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The latest: UNT’s campus carry policy

The latest: UNT’s campus carry policy

UNT biology freshman Austin Rodgers asks a prepared question during the first town hall style forum on campus carry at the Gateway Center on Tuesday. Kristen Watson | DRC

The latest: UNT’s campus carry policy
January 21
03:11 2016

Evan McAlister | @evan_McAlister

Haley Yates | @haleysocoollike


The university’s latest campus carry policy draft prohibits CHL holders from carrying handguns at graduations and at the UNT police department, but it allows CHL holders to carry in most lecture halls, inside most faculty offices and in residence halls.

It establishes gun-free zones, allowed by the Texas Legislature. People will not be able to carry at the UNT Police Department, nor will there be weapons where minors are present, like McConnell Hall or the UNT Kristin Farmer Autism Center.

The university hopes guns will not be allowed at sporting events, but CHL holders will be able to carry at sports arenas when games are not being played. UNT does not want CHL holders to carry at the University Union meditation area.

“I would prefer not having CHL on campus, but that’s not an option,” UNT president Neal Smatresk said. “That said, I think we have done the best we can, and after this is applied, like many other things in life, it’ll just become part of the background and we won’t really be thinking about it a lot.”

Based on the current draft, students with a CHL who live on campus will be required to keep their handguns in a safe inside their room. Parents and non-residents must keep their firearms on them at all times and handguns in the room safe.

Universities in Texas must aim to comply with the law while ensuring the public’s safety concerns are met. Smatresk and the Task Force are developing an internal policy based off the legislation’s suggestions on how to execute campus carry.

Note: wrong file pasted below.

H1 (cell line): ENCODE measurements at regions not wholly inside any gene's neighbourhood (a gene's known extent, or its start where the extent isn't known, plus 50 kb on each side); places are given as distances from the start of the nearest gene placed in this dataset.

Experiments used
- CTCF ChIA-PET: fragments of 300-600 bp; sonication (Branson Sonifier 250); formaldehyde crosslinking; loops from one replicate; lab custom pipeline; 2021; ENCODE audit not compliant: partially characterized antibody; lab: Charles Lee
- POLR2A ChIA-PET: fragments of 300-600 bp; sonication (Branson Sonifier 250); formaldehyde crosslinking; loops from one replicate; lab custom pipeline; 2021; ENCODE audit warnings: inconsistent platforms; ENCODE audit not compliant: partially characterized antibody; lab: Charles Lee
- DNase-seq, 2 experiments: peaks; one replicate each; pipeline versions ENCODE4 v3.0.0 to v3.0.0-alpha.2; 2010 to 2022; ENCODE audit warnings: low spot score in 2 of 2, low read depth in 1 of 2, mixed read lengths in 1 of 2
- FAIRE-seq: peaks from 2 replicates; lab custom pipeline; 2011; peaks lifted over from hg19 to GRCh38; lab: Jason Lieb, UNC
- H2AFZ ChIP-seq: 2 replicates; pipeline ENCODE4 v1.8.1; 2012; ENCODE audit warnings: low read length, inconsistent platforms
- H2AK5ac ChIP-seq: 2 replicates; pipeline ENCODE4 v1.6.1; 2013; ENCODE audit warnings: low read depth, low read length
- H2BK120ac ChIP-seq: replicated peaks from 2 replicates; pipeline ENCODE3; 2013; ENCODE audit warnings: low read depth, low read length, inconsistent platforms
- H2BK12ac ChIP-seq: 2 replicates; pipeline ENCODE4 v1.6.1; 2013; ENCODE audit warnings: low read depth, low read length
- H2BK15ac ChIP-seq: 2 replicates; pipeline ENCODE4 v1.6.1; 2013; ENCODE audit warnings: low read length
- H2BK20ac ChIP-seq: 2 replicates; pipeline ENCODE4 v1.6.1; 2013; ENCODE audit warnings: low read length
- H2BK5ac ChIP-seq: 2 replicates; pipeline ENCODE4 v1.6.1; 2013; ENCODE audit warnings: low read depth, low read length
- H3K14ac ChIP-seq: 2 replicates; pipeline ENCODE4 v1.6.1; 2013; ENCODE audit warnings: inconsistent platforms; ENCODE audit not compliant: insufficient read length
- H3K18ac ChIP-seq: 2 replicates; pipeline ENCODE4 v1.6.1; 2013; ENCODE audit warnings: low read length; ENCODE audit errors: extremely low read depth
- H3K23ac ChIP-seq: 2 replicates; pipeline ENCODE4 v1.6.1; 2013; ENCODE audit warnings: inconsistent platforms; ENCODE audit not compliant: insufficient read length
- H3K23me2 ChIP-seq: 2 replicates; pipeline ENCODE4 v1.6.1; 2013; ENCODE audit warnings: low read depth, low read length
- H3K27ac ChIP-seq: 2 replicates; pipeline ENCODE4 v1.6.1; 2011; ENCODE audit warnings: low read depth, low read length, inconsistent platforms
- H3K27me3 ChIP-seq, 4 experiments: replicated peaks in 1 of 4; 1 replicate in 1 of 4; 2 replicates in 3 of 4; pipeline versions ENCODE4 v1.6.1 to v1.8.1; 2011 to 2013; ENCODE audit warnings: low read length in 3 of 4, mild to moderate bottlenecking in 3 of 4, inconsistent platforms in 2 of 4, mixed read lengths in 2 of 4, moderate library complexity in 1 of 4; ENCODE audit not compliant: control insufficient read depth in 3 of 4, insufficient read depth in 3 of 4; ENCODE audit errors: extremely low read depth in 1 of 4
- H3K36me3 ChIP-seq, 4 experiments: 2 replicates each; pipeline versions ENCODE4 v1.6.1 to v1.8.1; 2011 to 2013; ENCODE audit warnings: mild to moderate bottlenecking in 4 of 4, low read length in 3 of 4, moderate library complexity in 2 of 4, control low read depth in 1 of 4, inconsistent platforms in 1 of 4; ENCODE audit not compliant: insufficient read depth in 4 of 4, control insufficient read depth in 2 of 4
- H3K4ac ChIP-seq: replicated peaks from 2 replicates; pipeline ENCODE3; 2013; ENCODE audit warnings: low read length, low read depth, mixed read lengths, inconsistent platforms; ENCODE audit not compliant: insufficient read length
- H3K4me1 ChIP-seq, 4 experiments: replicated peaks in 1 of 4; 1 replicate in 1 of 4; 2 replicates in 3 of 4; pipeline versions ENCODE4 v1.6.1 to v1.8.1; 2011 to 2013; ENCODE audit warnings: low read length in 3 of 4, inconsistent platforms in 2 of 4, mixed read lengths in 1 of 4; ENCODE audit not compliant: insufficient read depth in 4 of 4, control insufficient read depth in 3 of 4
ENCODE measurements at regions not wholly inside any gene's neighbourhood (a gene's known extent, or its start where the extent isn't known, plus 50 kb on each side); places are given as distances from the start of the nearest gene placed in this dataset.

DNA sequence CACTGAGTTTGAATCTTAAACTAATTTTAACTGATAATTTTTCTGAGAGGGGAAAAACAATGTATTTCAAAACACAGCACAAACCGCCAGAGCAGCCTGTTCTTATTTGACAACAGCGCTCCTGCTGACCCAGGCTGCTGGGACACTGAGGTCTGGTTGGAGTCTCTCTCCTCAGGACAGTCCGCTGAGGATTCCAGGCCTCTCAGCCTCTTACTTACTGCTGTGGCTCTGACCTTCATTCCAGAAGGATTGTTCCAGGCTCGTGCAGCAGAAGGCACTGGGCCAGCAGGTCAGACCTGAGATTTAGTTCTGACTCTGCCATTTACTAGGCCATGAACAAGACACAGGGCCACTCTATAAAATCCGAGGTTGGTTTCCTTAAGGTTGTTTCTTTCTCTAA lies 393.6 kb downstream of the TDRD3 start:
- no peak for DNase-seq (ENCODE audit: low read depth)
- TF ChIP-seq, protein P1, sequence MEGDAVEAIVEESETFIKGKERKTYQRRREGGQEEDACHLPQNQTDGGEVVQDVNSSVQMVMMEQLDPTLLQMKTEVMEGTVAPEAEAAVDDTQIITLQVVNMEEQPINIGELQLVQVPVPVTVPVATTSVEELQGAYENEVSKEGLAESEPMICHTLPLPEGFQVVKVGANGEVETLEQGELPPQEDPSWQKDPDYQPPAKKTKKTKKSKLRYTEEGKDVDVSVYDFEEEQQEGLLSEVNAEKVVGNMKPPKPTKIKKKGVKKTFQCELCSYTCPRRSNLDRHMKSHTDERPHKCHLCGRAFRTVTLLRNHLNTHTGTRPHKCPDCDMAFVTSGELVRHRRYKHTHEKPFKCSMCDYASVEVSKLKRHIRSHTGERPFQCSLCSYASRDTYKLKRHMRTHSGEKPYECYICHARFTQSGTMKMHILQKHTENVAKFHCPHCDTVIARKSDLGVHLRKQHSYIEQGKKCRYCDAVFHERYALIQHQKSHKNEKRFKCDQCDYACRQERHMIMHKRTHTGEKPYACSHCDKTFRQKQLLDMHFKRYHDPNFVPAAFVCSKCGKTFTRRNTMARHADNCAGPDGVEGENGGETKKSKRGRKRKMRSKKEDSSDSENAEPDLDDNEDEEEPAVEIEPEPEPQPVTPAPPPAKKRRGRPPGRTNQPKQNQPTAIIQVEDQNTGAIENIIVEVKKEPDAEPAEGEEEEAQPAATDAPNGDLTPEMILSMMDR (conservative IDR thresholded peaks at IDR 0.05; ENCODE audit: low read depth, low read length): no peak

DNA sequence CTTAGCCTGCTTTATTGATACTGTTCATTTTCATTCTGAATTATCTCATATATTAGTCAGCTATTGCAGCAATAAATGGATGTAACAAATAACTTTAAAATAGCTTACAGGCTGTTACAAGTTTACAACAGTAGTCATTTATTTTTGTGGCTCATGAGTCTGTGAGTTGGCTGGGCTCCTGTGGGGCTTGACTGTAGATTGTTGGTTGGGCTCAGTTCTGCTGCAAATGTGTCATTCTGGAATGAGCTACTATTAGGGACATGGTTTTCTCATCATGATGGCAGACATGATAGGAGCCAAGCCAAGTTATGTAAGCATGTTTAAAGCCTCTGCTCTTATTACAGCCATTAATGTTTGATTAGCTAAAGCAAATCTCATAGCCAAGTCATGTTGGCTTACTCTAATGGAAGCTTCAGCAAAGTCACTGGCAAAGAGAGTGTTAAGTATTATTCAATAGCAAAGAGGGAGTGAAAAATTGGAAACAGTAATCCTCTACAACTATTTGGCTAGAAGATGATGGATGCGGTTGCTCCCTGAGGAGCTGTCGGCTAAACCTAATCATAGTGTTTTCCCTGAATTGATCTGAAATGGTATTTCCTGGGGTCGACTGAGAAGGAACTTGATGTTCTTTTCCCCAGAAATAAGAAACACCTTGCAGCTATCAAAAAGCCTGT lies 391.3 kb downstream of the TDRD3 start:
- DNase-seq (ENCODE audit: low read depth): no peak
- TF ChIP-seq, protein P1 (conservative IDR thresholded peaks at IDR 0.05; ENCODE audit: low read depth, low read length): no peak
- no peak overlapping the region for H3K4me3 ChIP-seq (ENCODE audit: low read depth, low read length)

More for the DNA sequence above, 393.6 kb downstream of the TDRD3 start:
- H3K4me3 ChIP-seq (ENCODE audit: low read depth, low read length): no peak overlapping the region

“While most people perceive strong negatives associated with this in universities, we should be aware that if there are situations that arise, we should be ready to use them to our advantage, as well as any other means available to us,” Smatresk said.

The Task Force is currently working on a series of trainings on crisis and conflict management in the event of a CHL-related emergency. Smatresk hopes students will take advantage of programs that will allow them to be proactive about their personal safety and awareness.

“We hear students cry for help and sometimes that’s more serious,” Smatresk said. “Sometimes it’s whimsical, and sometimes it’s urgent and should be attended to. How we deal with a student that is experiencing that crisis is something that I feel every campus in the United States needs to get better at.”

Some students are concerned about the new law and are fearful about weapons being allowed on campus.

“I’m personally not a fan of campus carry,” converged broadcast media junior Olivia Flores said. “When I found out that it passed, I was terrified. No guns on campus, except for those on policemen, would make me feel safe.”

Smatresk also believes more officers visible on campus will enhance the community’s sense of security.

“We want to make sure that our campus officers are visible,” he said. “I believe that chief Reynolds runs an incredibly professional and very good organization for college students.”

Featured Image: UNT biology freshman Austin Rodgers asks a prepared question during the first town hall style forum on campus carry at the Gateway Center. Kristen Watson | DRC

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